Day 1 in Galapagos

Galapagos may be on many people’s bucket list, so was it on mine.

After 3 full days in Quito, we finally embarked on our flight to Galapagos. We chose to travel on our own instead of taking a cruise tour. This means a bit more complicated logistics planning but it gives us more flexibility, which is something we value the most while traveling with kids.

First of all, there are 18 main islands, 3 smaller islands in Galapagos. But only 4 islands are human inhabited and only 2 have airports. We chose to fly in from Quito to Baltra Island, which takes roughly 1 hour 45 minutes.

Before embarking on the flight (even before checking in the luggage), we had to purchase a Migratory Transit Control Card ($20 per person) at Quito airport. These cards are valid for up to 60 days. Tourists are not permitted to stay in the Galapagos for over 60 days within one year from first date of entry.

After landing, we had to pay National Park Fee ($100 per person) at the Baltra aiport, as 97% of the entire area of the islands are national parks. That concludes all the major entry documentation required.

Outside the airport, we first took a 10 minute bus ride, then a 5 minute ferry to cross a narrow canal to reach the north tip of Santa Cruz Island.

We then took a 45 minute taxi to go to a town called Puerto Ayora, which is located on the south side of the island, a tourism hub for independent travelers to Galapagos. We noticed quite a drastic change in plantation during our ride - dry desert kind of look at the beginning and rain forest greens later.

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Although our flight landed at 3:30pm, by the time we finally arrived at our airbnb, it was already near 6pm. We took a quick walk along the main street Baltra Avenue all the way to the water front (about only 5-10 minutes walk), where all the boat tours to other islands depart. We randomly picked a waterfront restaurant, expecting to have a quick dinner (since there was only one other table occupied). Surprisingly our food didn’t show up until 40 minutes later, and our kids were literally in zombie mode - resulting from a combination of hunger and sleepiness. Nevertheless, the sea food was fresh and we did enjoy it.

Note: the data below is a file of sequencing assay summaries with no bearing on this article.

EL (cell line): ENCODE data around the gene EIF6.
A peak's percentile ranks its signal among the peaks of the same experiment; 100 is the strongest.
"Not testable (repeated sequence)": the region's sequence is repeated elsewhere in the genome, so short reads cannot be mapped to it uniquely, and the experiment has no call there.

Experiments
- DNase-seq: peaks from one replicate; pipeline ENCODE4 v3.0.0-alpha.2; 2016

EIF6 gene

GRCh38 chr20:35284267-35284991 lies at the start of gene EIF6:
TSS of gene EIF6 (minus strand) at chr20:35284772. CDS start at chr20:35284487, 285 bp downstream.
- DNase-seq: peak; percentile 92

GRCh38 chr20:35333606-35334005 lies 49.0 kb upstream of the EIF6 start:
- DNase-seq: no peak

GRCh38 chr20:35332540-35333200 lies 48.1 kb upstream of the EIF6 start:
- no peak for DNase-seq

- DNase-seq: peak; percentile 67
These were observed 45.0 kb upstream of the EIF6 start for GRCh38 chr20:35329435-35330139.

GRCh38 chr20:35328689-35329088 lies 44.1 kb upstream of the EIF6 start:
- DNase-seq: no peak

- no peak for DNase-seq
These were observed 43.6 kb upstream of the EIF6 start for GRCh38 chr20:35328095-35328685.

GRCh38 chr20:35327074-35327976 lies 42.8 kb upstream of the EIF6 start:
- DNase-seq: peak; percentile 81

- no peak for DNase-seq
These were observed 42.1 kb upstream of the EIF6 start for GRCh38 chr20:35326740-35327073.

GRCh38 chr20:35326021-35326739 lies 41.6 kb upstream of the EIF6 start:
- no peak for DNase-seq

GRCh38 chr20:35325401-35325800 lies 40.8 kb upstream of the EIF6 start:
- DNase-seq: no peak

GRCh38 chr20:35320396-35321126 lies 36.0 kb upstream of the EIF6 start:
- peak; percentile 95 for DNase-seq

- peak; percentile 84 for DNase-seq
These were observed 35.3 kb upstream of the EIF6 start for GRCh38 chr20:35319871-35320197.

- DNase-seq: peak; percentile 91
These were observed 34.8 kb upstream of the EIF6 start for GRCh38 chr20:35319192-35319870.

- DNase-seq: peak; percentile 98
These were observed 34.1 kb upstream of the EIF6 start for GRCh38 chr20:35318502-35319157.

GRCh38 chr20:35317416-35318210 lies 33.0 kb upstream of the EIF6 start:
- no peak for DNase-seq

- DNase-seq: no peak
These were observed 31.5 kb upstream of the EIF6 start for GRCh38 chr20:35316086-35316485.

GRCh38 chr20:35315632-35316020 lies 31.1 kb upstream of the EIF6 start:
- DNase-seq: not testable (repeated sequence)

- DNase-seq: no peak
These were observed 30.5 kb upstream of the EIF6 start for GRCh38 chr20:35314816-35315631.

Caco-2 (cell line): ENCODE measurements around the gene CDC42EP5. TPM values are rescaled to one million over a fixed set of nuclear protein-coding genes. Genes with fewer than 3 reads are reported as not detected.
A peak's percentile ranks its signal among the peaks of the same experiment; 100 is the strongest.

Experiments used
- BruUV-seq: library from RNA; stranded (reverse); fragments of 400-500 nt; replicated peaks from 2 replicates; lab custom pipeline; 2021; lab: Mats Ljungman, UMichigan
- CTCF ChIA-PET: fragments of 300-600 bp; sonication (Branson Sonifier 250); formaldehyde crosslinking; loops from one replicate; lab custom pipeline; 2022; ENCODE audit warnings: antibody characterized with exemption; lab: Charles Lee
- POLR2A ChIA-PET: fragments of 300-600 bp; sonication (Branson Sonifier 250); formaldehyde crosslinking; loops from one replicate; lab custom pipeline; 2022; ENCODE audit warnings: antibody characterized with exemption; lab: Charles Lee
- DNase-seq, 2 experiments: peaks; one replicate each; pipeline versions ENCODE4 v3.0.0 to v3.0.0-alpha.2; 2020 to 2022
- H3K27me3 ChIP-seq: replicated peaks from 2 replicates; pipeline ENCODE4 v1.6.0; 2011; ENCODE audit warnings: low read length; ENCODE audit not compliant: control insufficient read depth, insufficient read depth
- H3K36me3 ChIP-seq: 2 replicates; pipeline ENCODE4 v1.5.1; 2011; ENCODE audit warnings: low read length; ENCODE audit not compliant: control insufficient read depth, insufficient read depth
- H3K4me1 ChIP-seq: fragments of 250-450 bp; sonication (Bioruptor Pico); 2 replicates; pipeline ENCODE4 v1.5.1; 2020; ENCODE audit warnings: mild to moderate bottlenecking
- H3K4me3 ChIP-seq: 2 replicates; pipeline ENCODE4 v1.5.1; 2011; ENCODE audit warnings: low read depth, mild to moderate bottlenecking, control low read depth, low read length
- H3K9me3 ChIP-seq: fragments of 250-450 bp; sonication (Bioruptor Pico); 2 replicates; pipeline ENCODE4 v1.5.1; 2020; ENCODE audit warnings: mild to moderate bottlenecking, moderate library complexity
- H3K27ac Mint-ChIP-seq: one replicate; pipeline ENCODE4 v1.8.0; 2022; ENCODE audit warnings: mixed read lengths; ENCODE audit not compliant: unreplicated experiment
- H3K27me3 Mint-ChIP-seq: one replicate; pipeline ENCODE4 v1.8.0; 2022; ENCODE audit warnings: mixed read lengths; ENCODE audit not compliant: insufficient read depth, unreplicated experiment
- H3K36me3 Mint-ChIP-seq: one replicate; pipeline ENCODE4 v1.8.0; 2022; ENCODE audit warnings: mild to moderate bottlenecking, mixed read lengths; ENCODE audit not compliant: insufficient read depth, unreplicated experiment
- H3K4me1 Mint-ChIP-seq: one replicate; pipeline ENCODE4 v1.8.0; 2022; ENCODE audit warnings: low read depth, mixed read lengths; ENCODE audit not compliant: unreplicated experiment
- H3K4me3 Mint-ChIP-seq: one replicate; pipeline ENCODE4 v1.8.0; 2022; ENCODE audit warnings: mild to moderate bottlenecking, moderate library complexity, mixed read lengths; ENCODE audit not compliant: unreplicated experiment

We even managed a quick stop at a major supermarket near the port on our way back, before we called it a day.

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Our first stop on the second morning was the Charles Darwin Research Station. The facility houses an extensive collection of preserved specimens of Galápagos plant life. It was about 30+ minutes walk for us. But we did the lazy way and called a taxi that took literally 5 minutes. By the way, all the taxis on the island are white pickup trucks, quite different from what we were used to in other cities.

The tour guide cost only $1 for each adult at the station. Since we arrived late, and didn’t have enough time to complete a long walk with the guide, we opted to go straight to see the giant tortoises, Orion’s favorite animal.

That was definitely the highlight of our first day. Even I have read about the giant tortoises before the trip, seeing so many of them with my own eyes was still different!

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After the giant tortoises, we headed straight back home and put our 2 year old for nap. For the sake of everyone’s well-being and sanity, it was essential that we gave enough naps for our 2 year old. Apollo, our 4 year old already grew out of it, although every day around 5-6pm we would experience an episode of craziness, in various forms. Well, that’s the charm of traveling with young children.

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We hired Hector, the same taxi driver for my first sunset shoot at Cerro Mesa.

Sunset photography to me, after having kids, was luxury. Fortunately, sunset hours are just a little over 6pm in Ecuador. Golden hours are a lot shorter, and blue hours are practically none (less than 10 minutes), so I wouldn’t have the option to stick around. (Check out my last blog about Sunset Photography At Equator).

Our airbnb host introduced us to check out Cerro Mesa, a private farm, where we could enjoy an expansive view of Santa Cruz island. The view didn’t disappoint.

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The only foreground I found was a hotel perched on top of a hill. Somehow, I still like the “emptiness” of the first photo, which is not my typical style. Check out one of my earlier posts about composition).

We did better at dinner this time on a very touristic food street, at a restaurant called Williams, recommended by our airbnb host. It was a typical grilled fish and lobster meal but with much faster service than our first night.


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